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Keywords:

  • Neurotrophins;
  • stem cell factor;
  • fibroblast growth factor;
  • transforming growth factor beta;
  • norepinephrine transporter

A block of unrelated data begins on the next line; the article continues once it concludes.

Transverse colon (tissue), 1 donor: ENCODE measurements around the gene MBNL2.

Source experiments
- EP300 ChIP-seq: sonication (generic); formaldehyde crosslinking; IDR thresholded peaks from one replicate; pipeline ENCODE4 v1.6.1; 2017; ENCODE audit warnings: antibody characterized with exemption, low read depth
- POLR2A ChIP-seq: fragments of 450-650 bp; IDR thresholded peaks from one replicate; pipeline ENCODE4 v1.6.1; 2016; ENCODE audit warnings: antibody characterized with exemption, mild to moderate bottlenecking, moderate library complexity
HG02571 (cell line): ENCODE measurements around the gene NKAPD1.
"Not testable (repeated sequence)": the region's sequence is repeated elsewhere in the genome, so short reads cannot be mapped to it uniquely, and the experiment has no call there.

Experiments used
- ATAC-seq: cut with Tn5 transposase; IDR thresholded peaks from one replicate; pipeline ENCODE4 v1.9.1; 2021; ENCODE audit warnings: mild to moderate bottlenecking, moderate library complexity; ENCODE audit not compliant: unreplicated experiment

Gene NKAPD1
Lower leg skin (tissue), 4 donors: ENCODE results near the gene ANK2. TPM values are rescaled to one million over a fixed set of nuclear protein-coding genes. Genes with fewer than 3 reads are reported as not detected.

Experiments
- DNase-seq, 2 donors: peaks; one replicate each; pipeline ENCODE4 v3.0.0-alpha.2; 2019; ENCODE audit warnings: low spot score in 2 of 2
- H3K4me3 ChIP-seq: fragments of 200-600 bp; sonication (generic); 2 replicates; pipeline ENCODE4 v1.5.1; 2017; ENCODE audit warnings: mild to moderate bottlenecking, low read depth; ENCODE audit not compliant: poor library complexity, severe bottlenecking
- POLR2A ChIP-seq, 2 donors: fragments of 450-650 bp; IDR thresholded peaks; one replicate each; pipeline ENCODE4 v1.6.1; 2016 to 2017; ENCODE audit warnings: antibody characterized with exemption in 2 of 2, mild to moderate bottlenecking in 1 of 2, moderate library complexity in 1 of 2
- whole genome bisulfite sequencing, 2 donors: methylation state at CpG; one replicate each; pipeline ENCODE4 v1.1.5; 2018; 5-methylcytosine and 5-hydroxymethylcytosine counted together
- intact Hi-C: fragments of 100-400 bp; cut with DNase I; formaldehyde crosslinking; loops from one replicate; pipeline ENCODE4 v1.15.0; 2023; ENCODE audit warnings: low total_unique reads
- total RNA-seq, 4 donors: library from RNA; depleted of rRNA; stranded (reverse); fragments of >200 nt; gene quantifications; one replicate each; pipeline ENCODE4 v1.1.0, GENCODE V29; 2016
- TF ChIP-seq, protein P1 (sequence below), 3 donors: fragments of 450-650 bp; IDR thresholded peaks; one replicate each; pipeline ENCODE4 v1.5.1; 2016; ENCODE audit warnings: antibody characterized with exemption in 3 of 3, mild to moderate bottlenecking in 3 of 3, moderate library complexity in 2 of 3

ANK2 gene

At the onset of their migration into the embryo, many neural crest cells are pluripotent in the sense that they have the capacity to generate progeny that consist of more than one cell type. More recently, we have found that there are pluripotent neural crest cell-derived cells even at sites of terminal differentiation. These findings support the notion that cues originating from the microenvironment, at least in part, direct neural crest cell type specification. Based on the rationale that growth factors that are known to support survival of neural crest cell derivatives may have additional functions in progenitor cell development, we have examined the action of pertinent growth factors. Trophic, mitogenic, antiproliferative and differentiation promoting activities were found. Stem cell factor (SCF) is trophic for pluripotent neural crest cells. Contrary to expectation, SCF plus a neurotrophin, rather than SCF alone, is trophic for committed melanogenic cells. Basic fibroblast growth factor (bFGF) is mitogenic both for pluripotent cells and committed melanogenic cells. However, the cells become dependent on another factor for survival. Whereas any neurotrophin tested can rescue bFGF-activated pluripotent neural crest cells, the factor that rescues melanogenic cells remains to be determined. Transforming growth factor β1 (TGF-β1) is a powerful antimitotic signal for all neural crest cells that overrides the bFGF/neurotrophin proliferative signal. Furthermore, SCF promotes differentiation of neural crest cells into cells of the sensory neuron lineage. Neurotrophin-3 (NT-3) specifically promotes high affinity uptake of norepinephrine by neural crest cells and is thus thought to play a critical role in the differentiation of sympathetic neuroblasts. In summary, our data indicate that neurotrophins and other pertinent growth factors affect survival, proliferation and differentiation of neural crest cells at multiple levels and in different lineages. Moreover, our findings emphasise the importance of the concerted action of combinations of growth factors, rather than of individual factors.